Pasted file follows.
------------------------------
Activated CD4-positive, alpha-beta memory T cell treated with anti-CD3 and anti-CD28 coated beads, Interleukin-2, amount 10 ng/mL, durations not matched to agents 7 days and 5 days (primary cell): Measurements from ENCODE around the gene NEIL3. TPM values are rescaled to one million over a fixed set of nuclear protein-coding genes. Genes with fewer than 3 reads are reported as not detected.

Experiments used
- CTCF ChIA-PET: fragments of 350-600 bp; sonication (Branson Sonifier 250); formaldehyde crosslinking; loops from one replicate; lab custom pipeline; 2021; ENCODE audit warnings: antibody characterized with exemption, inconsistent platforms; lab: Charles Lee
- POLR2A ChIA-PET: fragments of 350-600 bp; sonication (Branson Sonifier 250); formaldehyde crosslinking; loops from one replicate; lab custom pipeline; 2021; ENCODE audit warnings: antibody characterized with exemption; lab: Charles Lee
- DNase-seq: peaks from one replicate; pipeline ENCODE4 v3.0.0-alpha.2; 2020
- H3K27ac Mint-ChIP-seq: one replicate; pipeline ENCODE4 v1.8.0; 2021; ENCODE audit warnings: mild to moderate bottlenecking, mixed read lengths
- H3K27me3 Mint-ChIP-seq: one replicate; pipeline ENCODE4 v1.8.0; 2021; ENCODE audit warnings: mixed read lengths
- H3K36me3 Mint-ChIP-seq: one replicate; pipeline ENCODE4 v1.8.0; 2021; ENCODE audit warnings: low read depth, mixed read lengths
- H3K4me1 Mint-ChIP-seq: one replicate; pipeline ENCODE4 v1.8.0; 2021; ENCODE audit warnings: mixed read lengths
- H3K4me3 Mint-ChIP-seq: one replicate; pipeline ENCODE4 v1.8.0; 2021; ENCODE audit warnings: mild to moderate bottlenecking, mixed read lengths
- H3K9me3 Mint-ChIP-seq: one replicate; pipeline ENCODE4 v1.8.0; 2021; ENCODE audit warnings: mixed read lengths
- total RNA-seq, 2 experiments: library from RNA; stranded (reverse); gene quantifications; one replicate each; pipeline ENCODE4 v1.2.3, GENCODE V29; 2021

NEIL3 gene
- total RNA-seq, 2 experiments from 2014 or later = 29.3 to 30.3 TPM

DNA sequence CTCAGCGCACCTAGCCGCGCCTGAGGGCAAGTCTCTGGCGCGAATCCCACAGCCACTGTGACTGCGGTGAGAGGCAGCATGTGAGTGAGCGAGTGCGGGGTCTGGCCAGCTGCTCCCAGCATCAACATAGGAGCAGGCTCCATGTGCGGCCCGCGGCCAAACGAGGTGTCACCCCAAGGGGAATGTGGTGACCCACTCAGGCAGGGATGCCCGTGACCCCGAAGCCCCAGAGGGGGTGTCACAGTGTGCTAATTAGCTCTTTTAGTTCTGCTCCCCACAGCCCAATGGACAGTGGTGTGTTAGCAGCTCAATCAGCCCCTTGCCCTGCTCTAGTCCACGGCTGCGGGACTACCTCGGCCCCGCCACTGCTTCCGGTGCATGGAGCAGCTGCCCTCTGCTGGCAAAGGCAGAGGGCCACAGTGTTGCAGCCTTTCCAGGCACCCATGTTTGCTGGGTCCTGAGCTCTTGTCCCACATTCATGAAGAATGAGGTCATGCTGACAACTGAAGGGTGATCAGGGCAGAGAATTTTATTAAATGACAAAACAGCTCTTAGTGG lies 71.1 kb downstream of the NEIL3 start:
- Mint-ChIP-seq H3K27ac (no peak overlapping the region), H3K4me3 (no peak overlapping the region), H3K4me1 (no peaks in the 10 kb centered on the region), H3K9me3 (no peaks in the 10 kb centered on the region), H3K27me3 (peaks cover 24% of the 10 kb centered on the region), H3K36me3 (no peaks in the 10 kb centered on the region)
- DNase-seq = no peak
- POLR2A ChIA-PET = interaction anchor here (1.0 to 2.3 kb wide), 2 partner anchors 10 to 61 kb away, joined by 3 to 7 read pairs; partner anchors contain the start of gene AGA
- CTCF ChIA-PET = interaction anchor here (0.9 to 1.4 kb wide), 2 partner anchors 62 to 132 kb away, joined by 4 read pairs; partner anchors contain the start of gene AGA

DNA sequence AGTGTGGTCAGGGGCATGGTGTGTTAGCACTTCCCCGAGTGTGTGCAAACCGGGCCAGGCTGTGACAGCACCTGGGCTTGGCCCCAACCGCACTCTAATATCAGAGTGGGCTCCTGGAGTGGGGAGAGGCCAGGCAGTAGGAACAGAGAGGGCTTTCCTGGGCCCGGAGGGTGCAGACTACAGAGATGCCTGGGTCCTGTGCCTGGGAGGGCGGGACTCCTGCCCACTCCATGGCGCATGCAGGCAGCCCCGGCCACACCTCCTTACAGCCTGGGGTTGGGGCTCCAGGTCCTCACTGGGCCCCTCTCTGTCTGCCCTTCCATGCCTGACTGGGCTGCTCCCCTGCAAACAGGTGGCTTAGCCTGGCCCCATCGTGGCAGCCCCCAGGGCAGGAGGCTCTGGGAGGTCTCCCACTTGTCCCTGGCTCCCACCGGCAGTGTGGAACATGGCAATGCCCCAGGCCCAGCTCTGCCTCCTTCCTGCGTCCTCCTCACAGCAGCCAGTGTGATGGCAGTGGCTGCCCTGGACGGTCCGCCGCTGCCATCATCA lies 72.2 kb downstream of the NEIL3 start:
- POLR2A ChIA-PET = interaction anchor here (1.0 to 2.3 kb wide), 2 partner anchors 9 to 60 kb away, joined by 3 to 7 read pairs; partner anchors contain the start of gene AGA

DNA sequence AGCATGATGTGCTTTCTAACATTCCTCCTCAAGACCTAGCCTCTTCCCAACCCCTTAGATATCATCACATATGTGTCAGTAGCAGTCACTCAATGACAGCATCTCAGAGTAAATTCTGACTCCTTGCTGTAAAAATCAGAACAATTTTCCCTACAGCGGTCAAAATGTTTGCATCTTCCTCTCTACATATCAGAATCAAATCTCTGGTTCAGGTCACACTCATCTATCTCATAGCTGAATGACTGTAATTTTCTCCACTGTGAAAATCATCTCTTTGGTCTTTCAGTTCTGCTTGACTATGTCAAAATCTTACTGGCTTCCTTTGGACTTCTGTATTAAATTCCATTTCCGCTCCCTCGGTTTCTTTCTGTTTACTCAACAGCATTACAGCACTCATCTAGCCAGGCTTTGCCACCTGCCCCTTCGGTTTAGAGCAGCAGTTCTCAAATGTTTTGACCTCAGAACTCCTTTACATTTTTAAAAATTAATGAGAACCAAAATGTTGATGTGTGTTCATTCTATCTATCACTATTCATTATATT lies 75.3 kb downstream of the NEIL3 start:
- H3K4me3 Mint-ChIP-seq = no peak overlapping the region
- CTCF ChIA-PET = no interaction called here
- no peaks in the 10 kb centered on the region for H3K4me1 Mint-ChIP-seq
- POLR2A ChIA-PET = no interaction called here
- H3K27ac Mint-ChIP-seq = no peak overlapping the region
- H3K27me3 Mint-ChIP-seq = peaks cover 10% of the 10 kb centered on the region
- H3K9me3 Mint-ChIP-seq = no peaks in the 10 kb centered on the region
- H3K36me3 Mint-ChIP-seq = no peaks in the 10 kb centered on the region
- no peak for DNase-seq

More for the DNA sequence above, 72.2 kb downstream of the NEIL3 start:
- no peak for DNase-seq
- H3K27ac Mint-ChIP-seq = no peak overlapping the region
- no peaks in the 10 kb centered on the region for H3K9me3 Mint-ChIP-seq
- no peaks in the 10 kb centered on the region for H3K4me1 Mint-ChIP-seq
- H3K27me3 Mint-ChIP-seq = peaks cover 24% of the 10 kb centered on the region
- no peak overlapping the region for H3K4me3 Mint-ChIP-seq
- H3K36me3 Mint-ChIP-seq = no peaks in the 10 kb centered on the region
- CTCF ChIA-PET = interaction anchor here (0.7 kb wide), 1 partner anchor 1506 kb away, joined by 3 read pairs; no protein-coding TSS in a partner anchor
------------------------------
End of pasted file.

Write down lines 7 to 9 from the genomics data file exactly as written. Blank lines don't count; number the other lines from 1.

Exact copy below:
- H3K27me3 Mint-ChIP-seq: one replicate; pipeline ENCODE4 v1.8.0; 2021; ENCODE audit warnings: mixed read lengths
- H3K36me3 Mint-ChIP-seq: one replicate; pipeline ENCODE4 v1.8.0; 2021; ENCODE audit warnings: low read depth, mixed read lengths
- H3K4me1 Mint-ChIP-seq: one replicate; pipeline ENCODE4 v1.8.0; 2021; ENCODE audit warnings: mixed read lengths